The Biden effect is shaking up the Middle East and forcing foes to talk to one another. But where it’s all heading is even more exciting for Saudi Arabia and Iran.
Unimaginable reconciliations are taking place across the entire region, since Joe Biden was sworn into office and indicated that he wasn’t going to tolerate regional leaders ‘behaving badly’ and the previous carte blanche from the White House which came with abhorrent human rights scandals.
The Khashoggi murder will not be swept under the carpet and forgotten. But then neither will the Trump-initiated border closure of Qatar with the rest of its GCC neighbours, or for that matter the phony crisis with Iran.
What else would you call the tensions between Saudi Arabia and Iran, in particular in the previous four years during the Trump administration? Saudi Arabia, along with the UAE and other GCC countries were expecting a second Trump term where what was hoped to be Iran being forced to withdraw its financial aid to Hezbollah or the Houthis in Yemen didn’t happen, when Biden took office. Qatar being alienated even more and MBS getting off scot free, not to mention the war in Yemen raging on, have all also been marked up as ‘non-starters’ by Biden from the off as he has put precedence on MBS himself over the Iran deal.
And it is working.
The cavalier young Saudi Prince’s actions in recent weeks have taken everyone by surprise as he has boldly taken it upon himself to build bridges with Qatar, bring Turkey completely in from the cold and – amazingly – agree to talks brokered by Iraq aimed at sketching out a peace treaty of sorts, based on the same premise of how the EU was formed at the end of the second world war: if you have shared interest with a neighbour, it makes it much harder for either party to go to war.
Saudi Arabia is looking at ways how it could cooperate with its arch foe Iran and is keen to be part of the new ‘Iran Deal’ talks in Vienna where there is an impetus on any new deal extending beyond uranium enrichment but also regional cooperation.
No matter what you might think about MBS, this turnaround shows two things: the young crown prince is capable of doing Mea Culpa. And he also a deft political thinker.
Or, put differently, he is learning fast. For a peace deal of sorts to be hammered out with Iran under the umbrella of Biden-initiated Iran talks, MBS is set to clean up. He could not only win even more political support both at home and abroad, but might catapult himself closer to the ambitious plans he has of economically reforming his country with a grandiose foreign investment scheme including a new ‘Dubai’ type Las Vegas in the desert. 2030 suddenly looks more than just a number.
In moving so quickly to clean up his back yard, it will be hard for Biden to keep playing the Khashoggi card and we could see a more dynamic, bigger relationship between Washington and its EU partners and Saudi Arabia – which goes beyond pumped-up defence procurement and energy dependency. The relationship is set for a reboot and the talks in Iraq now may well be a boost for the Iran deal coming off as there are indicators that the Iranians are ready to build a more sensible relationship with their neighbours in exchange for sanctions being busted and them being allowed to sell their oil on the world market.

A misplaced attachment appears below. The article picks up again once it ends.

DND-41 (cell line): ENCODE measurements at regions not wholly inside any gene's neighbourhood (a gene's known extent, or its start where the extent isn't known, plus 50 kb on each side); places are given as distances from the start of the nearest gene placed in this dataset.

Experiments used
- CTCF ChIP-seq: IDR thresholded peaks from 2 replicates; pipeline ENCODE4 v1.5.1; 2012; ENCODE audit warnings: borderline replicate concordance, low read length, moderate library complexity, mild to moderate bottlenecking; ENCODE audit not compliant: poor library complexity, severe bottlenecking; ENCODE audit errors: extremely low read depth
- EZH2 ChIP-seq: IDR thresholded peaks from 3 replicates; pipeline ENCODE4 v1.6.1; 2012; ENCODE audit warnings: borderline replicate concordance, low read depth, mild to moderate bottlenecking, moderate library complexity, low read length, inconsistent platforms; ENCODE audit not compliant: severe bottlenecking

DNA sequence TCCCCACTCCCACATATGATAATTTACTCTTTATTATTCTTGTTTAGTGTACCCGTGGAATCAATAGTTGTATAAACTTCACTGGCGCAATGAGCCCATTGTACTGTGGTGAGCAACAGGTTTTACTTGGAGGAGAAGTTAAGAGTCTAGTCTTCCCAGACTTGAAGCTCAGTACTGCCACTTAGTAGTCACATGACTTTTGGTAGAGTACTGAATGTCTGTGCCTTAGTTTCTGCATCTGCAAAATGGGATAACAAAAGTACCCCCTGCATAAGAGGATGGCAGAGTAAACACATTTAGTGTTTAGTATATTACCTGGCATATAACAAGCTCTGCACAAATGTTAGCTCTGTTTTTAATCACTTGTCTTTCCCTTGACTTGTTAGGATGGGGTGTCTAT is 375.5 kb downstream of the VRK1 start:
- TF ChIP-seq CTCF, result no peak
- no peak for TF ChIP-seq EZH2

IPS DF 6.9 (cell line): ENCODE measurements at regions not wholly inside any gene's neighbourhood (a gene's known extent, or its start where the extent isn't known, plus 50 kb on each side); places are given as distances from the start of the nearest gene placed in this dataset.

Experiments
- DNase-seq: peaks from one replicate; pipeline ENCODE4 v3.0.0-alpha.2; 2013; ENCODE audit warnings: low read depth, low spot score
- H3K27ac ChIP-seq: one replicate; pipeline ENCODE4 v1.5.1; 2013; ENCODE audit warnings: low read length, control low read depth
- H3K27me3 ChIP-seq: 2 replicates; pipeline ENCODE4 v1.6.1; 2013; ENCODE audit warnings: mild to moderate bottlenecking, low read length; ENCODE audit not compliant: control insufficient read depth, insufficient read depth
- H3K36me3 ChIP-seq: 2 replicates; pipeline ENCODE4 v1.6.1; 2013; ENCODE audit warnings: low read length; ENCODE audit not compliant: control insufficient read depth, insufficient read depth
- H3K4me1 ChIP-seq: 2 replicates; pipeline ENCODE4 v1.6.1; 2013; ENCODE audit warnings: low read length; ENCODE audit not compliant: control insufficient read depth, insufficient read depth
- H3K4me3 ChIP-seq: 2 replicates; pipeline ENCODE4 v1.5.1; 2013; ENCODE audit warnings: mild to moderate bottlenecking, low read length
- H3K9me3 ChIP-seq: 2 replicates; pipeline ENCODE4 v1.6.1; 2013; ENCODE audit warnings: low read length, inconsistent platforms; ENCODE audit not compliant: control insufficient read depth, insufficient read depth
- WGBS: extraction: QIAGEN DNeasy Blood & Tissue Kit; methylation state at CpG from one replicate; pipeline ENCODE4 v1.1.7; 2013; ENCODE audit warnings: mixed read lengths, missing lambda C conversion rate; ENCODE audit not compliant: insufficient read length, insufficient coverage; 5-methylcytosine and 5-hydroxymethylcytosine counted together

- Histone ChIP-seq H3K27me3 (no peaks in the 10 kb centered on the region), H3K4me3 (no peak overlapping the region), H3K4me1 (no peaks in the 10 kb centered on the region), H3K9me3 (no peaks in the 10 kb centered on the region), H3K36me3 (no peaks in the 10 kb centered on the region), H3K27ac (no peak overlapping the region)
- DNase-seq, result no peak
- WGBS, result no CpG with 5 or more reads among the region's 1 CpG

Of course, the U.S. pays a very heavy price in the short term in this. Part of the Trump doctrine was always to lead the Saudis and their neighbours away from a model of governance and more bent on being cruel dictatorships which could fool their own people that such behaviour was all about defending oneself from a powerful enemy which has its missiles pointed at you. Forcing the Saudis to talk to the Iranians debunks this old myth that there really was a threat in the first place as enemies red in tooth and claw don’t scramble so quickly to the teak tables of diplomacy and talk about cooperation with such zeal when the air is thick with hatred and revenge. But perhaps more importantly it also dispatches into the long grass the need for such absurd defence spending, which is of course linked to western leaders scare-mongering their hosts about the so-called threat, while providing the solution on the same white marker board.
Does Riyadh really need to spend such obscene amounts of money on U.S. hardware to protect itself when, as we saw in the oil field missile attacks last year, it often doesn’t even work in the first place. And secondly, the spending is counterproductive, both on how much it keeps the rancid atmosphere of impending war but also how it prevents the incumbent from thinking about adopting a governance model.
If the talks in Iraq lead to the arms race being wound down and the same amounts of money can be put into investment, start-ups, research and renewable energy, then just think of the capabilities of what KSA could do in the region and its own young people who look to MBS as a modern-day saviour. The crown prince is looking forward and not looking back at what has passed and for this, western media should cut him some slack and acknowledge his achievements as the early steps of at least opening the doors to governance – as opposed to rule – are shaping up.